In effect, if you contributed to these groups through any one of these losing campaigns, your donation wouldn’t have fostered international human rights, saved the whales, songbirds, the environment or anything else. Instead, it would have cost the charity money that otherwise could have been used for the group’s charitable mission.
Here’s why it happens and what measures you can take to increase the chances your donation is put to good use.
Both small and large charities sometimes intentionally use fundraising methods they know are costly and typically result in a relatively few donations. Those methods, such as cold-call telemarketing, door-to-door canvassing and some direct mail campaigns, target people who haven’t given before or even shown interest in supporting a charity’s cause. They simply may live within a certain ZIP-code.
For some smaller groups, that often involves commission-based fundraising, in which the fundraiser pays the cost of the campaign. Because the fundraiser is taking on the risk that the donations may not even cover the expenses, it demands a high percent of the contributions. Many charity professionals, including the Virginia-based Association of Fundraising Professionals, consider this type of fundraising to be unethical.
Among the groups most likely to use it are police and fire organizations and veterans charities, which often depend on it for most of their donations. Because many of those groups don’t have the resources to fundraise on their own, they conclude that getting something is better than nothing, especially if there’s no risk of losing money.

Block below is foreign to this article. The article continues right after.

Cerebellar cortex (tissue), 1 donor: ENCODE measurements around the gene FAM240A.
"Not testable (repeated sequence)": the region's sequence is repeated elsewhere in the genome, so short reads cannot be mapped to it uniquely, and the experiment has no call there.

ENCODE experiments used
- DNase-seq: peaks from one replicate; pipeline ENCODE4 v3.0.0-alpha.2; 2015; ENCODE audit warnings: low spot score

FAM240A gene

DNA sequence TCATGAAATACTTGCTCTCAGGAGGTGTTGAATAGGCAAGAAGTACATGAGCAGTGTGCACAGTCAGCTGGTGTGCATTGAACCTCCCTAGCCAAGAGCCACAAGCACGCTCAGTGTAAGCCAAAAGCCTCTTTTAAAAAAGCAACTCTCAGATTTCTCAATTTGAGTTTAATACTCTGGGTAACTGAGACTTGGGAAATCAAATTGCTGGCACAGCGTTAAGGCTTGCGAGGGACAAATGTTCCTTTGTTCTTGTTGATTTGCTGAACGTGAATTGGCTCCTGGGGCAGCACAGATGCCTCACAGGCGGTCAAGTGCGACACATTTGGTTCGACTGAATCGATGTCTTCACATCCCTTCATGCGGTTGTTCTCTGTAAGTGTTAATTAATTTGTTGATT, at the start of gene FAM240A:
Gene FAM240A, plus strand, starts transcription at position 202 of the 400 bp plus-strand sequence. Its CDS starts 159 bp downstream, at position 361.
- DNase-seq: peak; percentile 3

In its 2013 federal tax filing, the New York State Association of PBAs reported that it retained less than $57,000, or 15 percent, of the more than $379,000 four professional fundraisers brought in on its behalf. The campaigns accounted for more than 60 percent of its income. The group, which raises money as the New York State Police Association, is a union organization, the donations to which are not even tax deductible.
Big Charities Face Losses
Large well-known charities also use cold-call telemarketing and other risky fundraising methods. But instead of being commission-based, these typically are fixed-cost campaigns, in which the charity pays a fundraiser a set amount to contact a certain number of potential donors. The amount isn’t tied to how much the campaign raises (although the fundraising firms sometimes receive bonuses if they reach certain goals.) So in these cases, it’s the charity, not the fundraiser, that’s accepting the risk that the donations may not cover the fundraising costs.